Prime lamb prices “disastrous” as foot and mouth disruption continues

Prime lamb prices have been hit hardest by the continuing disruption caused by foot and mouth disease, as the domestic market struggles to absorb large numbers of carcasses that would have been exported.

Some auctioneers have begun cancelling sales, telling vendors that prices were “disastrous”. Farmers posting on FW’s internet forums reported prices of just 60p/kg or £17 a head.

Auctioneers at Thrapston market in Northamptonshire scratched their weekly fixture, saying farmers could only expect finished lamb prices of 75-80p/kg while demand for cattle was limited and hauliers were struggling to make “meaningful” loads.

Newark market auctioneer Paul Gentry called the ban on exports “catastrophic”. “I’ve sold 300 lambs today, matching what buyers wanted to take, but if I’d had another hundred the job would have been very different.”

He urged farmers to hold on to stock despite the difficulties, to avoid selling at a loss.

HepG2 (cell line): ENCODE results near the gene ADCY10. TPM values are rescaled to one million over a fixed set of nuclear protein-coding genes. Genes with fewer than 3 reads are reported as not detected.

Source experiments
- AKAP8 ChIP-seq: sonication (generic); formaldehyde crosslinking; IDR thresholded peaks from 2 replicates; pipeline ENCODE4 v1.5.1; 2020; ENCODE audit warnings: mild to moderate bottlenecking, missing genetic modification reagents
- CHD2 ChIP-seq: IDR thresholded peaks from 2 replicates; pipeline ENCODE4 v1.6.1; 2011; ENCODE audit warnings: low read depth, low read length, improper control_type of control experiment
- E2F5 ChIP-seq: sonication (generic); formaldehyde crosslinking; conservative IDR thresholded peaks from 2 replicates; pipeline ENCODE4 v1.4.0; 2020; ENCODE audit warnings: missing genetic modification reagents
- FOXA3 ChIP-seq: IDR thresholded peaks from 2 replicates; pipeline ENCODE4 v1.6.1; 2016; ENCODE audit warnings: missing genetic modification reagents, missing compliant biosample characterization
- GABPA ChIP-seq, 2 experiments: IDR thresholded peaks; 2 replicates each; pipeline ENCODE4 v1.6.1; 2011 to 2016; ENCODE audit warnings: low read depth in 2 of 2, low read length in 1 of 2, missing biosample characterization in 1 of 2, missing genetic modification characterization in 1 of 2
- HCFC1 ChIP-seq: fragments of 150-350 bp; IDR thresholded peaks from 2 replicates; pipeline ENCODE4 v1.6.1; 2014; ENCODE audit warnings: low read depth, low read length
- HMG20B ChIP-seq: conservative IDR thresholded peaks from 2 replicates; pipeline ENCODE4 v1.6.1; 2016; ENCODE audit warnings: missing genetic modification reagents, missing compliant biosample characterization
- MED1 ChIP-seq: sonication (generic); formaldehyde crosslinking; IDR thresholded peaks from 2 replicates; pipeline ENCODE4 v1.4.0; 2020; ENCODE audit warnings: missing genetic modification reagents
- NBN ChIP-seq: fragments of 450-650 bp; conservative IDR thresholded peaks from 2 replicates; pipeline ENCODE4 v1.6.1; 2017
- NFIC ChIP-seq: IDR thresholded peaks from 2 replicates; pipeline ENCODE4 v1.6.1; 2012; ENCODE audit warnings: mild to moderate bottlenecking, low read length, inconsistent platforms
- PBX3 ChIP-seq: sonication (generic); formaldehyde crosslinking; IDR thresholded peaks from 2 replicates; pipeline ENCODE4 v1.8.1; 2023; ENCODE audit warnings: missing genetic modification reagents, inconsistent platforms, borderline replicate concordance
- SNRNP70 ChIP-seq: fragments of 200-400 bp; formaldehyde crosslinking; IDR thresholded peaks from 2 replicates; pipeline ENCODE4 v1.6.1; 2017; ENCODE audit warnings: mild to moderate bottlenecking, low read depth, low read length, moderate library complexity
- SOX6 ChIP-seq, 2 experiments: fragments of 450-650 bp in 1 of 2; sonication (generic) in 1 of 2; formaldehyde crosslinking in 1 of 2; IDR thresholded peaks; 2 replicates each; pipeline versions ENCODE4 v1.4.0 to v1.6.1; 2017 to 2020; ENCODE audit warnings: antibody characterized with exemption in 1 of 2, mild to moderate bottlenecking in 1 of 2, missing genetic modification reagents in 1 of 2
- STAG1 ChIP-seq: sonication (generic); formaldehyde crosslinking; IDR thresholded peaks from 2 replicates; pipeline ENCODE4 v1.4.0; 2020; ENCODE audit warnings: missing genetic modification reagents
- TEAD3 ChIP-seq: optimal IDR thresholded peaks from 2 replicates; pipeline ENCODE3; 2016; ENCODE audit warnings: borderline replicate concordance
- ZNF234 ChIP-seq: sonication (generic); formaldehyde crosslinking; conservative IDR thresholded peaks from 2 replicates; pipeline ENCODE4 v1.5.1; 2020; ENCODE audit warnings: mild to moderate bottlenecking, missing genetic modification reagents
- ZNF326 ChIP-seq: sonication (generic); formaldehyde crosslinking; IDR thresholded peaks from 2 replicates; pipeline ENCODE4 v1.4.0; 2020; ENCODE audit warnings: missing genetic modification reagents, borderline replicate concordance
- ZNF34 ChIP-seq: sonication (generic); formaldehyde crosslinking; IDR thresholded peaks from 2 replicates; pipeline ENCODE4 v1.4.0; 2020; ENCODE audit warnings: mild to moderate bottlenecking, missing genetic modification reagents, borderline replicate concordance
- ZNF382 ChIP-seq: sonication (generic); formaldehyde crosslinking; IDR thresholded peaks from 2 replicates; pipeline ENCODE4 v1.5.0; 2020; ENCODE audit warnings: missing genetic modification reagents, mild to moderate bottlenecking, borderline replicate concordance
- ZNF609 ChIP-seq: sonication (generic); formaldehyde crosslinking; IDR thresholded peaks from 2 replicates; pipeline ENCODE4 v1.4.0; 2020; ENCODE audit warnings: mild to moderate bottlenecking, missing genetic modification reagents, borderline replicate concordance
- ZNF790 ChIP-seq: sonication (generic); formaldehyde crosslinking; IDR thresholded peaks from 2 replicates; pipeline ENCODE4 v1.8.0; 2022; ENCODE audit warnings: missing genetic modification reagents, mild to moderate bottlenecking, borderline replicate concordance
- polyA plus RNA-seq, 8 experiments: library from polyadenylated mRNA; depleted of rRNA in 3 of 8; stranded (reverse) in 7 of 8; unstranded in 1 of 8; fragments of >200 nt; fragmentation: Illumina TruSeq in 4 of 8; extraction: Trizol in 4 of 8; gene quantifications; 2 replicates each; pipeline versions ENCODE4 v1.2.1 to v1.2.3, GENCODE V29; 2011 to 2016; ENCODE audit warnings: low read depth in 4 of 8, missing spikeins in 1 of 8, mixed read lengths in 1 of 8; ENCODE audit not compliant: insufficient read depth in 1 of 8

Up to 30% of lambs slaughtered in the autumn would have been exported, primarily to France, said Chris Dodds of the Livestock Auctioneers’ Association.

“Exports are a critical link in the chain at this time of year. Liveweight prices were between 95 and 99p/kg before the second foot and mouth outbreak, but on Monday were anywhere from 78-95p/kg,” he said.

“There is a backlog from last week plus export lambs while the regular supply of prime lambs continues to back up on farms. And lambs are getting heavier and fatter, with many over 46kg.”

Average deadweight prices for R3L lambs slipped again to 233p/kg last week, compared with 251p/kg this time last year.

Richard Phelps, of processor Southern Counties Fresh Foods, said his firm had worked hard to keep its prime lamb price the same as last week, but added that pressure was mounting on many in the processing sector.

“This is an industry with heavy overheads and reliance on throughput. Many abattoirs would rather close their doors for a couple of weeks and it’s possible some won’t open them again.”

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